Vol 72, No 3 (2021)
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Published online: 2021-04-08

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Insulin resistance in metabolic syndrome depending on the occurrence of its components

Marcin Gierach12, Roman Junik1
Pubmed: 34010436
Endokrynol Pol 2021;72(3):243-248.


Introduction: Metabolic syndrome (MetS) is described as a cluster of several commonly occurring disorders including abdominal obesity, hypertension (HT) (≥ 130/85 mm Hg), carbohydrate disorders: impaired fasting glucose or type 2 diabetes mellitus and lipids disorders such as hypertriglyceridaemia (TG), and low levels of high-density-lipoprotein cholesterol (HDL-C). Insulin resistance (IR) is defined as a glucose homoeostasis disorder involving a decreased sensitivity of muscles, adipose tissue, liver, and other body tissues to insulin, despite its normal or increased concentration in blood.

Material and methods: The study group included 424 subjects with MetS (260 females, 164 males). All patients were recruited for 24 months from the Internal Ward of the District Hospital in Wąbrzeźno, Poland and the Department of Endocrinology and Diabetology Collegium Medicum in Bydgoszcz, Poland. The diagnosis of the MetS was made on the basis of International Diabetes Federation (IDF) criteria. MetS diagnosis was established when three or more criteria were met. To evaluate and measure IR, a hyperinsulinaemic-euglycaemic clamp was performed in each patient. IR was also determined through HOMA-IR.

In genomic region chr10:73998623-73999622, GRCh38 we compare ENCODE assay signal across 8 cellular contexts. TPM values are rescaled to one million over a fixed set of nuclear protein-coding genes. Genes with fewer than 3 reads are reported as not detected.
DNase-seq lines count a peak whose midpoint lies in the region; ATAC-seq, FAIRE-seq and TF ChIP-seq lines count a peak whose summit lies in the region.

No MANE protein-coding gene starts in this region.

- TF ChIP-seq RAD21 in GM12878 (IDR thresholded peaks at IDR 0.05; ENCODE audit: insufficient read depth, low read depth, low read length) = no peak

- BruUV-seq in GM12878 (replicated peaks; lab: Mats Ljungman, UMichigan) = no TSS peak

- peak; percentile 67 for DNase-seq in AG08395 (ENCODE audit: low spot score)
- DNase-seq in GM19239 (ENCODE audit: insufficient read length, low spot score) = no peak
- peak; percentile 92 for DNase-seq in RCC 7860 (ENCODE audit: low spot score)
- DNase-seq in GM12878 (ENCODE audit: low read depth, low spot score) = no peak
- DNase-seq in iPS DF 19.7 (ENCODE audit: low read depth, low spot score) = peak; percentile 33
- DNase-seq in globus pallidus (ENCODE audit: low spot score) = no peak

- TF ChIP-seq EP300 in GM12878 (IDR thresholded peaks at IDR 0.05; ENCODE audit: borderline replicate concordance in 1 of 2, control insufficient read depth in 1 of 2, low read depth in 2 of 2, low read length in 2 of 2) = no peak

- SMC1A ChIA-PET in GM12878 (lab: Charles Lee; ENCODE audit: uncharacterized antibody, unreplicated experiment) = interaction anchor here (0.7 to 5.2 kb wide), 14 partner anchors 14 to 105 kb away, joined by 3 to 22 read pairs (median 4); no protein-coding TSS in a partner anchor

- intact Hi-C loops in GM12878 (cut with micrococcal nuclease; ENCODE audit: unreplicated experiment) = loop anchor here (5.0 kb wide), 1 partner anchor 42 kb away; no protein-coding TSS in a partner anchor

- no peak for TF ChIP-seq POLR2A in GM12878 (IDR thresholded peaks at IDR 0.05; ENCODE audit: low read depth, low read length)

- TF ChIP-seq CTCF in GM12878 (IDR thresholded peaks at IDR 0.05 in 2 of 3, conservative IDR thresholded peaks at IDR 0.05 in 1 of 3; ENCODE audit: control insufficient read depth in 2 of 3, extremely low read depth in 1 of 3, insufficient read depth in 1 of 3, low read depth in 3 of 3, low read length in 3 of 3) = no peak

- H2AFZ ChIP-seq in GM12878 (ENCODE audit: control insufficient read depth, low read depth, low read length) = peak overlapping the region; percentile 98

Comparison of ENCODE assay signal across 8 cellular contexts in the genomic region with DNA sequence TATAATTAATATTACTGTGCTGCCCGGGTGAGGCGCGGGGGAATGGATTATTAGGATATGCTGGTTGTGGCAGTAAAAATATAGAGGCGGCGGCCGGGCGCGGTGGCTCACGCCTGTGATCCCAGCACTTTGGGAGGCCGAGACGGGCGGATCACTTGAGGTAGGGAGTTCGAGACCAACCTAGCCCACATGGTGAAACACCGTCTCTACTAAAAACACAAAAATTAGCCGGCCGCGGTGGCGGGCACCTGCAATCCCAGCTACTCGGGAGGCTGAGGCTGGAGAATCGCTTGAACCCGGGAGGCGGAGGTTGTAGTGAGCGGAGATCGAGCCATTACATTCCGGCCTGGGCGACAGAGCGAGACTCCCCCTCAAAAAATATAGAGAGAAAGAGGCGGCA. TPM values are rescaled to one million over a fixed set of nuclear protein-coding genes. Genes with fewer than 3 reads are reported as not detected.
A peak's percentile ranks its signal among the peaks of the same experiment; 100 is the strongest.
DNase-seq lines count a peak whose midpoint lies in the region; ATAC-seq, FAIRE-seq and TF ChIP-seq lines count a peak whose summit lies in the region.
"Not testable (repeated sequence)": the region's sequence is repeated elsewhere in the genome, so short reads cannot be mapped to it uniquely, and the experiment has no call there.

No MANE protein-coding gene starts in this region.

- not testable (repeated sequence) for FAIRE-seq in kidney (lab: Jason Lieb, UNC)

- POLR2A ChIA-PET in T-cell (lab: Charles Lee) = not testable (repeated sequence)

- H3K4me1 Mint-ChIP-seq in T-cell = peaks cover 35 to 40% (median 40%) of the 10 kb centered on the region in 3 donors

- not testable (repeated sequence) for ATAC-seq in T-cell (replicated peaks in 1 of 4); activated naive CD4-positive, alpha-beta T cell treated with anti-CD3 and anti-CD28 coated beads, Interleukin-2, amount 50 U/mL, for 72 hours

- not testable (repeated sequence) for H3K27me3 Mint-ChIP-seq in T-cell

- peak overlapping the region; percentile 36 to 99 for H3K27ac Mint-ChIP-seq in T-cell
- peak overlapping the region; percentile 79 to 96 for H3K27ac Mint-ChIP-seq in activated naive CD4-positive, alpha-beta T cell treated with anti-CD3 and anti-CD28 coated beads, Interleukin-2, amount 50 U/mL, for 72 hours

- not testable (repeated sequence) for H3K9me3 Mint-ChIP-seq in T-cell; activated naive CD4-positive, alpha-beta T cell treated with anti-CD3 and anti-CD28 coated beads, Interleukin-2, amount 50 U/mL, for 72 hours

Results: All patients of the study group were diagnosed with obesity, 73.5% with high fasting glucose levels, 66.9% with HT, 48.3% with lower level of HDL-C, and 38.2% with TG. It did not have an influence on the IR results. The study group was divided into 6 subgroups according to the constellation of 3 particular components of MetS (O + DM2T + ↑TG; O + HT + DM2T; O + DM2T + ↓HDL-C; O + HT + IFG; O + HT + ↑TG and O + HT + ↓HDL-C). IR of different degree was diagnosed in all patients of the study group. The results of our study showed that the highest IR was observed in patients with central obesity accompanied by DM2T and ↑TG. Also in subgroups with DM2T and HT or DM2T and ↓HDL-C, a high index of IR was noticed.

Conclusions: The occurrence of IR in patients with MetS is obvious. However, despite the fact that they are high or very high cardiovascular risk patients, they are not a homogeneous group. Such patients differ from each other depending on the presence and constellation of particular disorders that make up the diagnosis of the MetS. Patients with MetS are a heterogeneous group differing in degree of IR and the risk of CVD. 

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